Looking back, it’s clear that societal pressures heavily impacted my upbringing. I grew up with two very hardworking, and possibly overworked, parents with “9-5” corporate jobs. As a baby, I was sent to live with my aunt, who resided in a city 800 miles away while my parents were still finding their place in America; my parents brought me back home once I became a toddler only because my grandparents came to live with us. I spent many summers home alone, beginning at an age well under what would have been appropriate, and up until the last day of high school, I never came home before 7 or 8 p.m., despite school ending at 2:30 pm and most club activities wrapping up around 4 pm. I will never know the extent of the sacrifices they endured during the prime of their child-rearing years, but I feared for my ability to maintain a personal life when I eventually became a working adult.
I’m not sure what my outlook on life should be when societies benefit from happier citizens, and yet we are the most overworked developed nation in the world. Quarantine may have seemed to give us more time on the surface, but it also gave people more time to tend to preexisting responsibilities that may have been neglected before the pandemic. These include child-care responsibilities for parents or familial commitments for people of all ages. These bleak circumstances, often out of our control and due to the lack of resources built into the pillars of our society, create a stressed and mentally unwell workforce, permeating into all corners of society with relationships to the employed.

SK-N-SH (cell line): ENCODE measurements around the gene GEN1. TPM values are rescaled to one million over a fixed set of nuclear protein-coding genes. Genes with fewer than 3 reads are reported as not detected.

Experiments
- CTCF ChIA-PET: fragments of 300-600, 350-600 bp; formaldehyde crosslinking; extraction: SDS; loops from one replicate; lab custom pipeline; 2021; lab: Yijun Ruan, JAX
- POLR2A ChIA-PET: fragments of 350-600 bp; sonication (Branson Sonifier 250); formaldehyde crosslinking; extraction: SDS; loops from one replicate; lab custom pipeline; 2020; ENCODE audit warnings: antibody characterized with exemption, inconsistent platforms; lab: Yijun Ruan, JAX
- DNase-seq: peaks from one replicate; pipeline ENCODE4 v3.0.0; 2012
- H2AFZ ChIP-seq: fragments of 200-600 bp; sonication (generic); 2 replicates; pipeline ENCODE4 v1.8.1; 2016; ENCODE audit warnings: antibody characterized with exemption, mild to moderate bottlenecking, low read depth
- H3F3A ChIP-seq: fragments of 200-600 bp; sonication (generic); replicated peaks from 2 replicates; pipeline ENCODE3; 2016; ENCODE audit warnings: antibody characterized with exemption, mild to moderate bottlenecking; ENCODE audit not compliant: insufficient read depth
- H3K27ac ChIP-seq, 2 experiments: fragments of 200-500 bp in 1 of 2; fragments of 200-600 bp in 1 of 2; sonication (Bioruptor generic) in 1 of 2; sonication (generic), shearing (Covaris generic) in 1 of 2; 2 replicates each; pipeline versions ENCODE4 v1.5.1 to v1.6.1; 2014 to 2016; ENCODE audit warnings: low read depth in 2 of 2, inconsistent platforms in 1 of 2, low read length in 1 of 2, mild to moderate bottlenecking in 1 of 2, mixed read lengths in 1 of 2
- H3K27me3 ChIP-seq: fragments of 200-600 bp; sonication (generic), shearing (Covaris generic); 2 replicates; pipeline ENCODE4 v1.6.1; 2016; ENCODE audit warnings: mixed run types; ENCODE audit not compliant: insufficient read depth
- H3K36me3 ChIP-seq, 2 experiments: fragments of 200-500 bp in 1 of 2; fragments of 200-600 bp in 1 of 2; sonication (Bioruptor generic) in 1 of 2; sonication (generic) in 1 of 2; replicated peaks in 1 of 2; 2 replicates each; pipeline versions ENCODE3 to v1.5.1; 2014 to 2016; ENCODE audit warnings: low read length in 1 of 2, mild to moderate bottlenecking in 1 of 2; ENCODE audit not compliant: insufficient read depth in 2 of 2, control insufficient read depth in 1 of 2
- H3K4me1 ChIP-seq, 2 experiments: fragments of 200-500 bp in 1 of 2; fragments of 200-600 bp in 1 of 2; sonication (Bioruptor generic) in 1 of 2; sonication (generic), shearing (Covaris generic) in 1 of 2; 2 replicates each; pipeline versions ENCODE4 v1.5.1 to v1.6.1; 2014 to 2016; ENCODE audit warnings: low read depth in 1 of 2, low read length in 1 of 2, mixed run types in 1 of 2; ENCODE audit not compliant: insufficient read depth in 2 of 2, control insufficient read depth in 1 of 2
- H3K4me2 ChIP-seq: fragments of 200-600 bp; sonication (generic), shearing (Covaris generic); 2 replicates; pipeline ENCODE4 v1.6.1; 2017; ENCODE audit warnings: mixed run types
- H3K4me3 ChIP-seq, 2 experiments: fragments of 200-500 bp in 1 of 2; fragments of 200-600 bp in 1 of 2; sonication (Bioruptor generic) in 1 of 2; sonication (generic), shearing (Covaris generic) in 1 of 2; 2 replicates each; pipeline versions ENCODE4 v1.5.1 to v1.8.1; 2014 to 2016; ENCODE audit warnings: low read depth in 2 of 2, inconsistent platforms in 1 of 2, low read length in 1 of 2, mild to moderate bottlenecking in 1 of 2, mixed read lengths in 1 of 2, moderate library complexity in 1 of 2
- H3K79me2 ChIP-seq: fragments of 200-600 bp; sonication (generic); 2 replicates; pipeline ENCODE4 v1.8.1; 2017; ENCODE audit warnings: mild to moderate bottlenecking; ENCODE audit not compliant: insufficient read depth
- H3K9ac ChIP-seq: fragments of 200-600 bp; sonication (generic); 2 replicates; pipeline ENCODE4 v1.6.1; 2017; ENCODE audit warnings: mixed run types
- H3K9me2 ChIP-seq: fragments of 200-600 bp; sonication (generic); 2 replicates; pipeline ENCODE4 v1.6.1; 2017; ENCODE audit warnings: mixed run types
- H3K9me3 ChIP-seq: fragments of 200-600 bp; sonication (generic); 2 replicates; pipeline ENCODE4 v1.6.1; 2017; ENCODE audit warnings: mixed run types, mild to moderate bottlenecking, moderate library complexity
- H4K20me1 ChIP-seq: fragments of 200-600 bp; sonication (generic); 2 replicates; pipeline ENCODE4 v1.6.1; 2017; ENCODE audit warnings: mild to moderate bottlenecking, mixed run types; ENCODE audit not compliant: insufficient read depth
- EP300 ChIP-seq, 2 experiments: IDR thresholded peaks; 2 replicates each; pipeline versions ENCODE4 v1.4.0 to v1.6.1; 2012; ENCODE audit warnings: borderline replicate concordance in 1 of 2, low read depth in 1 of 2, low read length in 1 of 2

Then shouldn’t our goal be to move towards a reality where all citizens can maintain a livelihood sustainably?
Thankfully, perhaps, not all is lost. Recently, some governing entities have stepped in to curb the overpowering grip of these fundamental pillars of our livelihood. As the Chinese government cracked down on the 996 work culture, ByteDance, owner of TikTok, became one of the first companies to pioneer a new work culture amongst China’s booming technology companies. This “1075” system involves a working schedule from 10 am to 7 pm for five days a week. Although real working conditions take time to adjust to newly passed mandates, the Japanese and South Korean governments have released new amendments curbing the maximum work week hours. In Europe, many countries are rated highly by the OECD for the best work-life balance, with Denmark in the lead. National policies in Europe also allow for much more generous parental-related entitlements, annual leave and sick pay compared to those in the U.S. Though some American companies are following in these footsteps with the help of federal leadership, more can follow suit.
If you were my dad, you’d tell me my underwhelming efforts towards “carpe diem!” were due to a lack of discipline, but as I continue to unlearn and learn habits to construct a more sustainable life, I wonder how much of this is not my own doing. I wonder how much of this conversation is still in the hands of forces much, much larger than my own.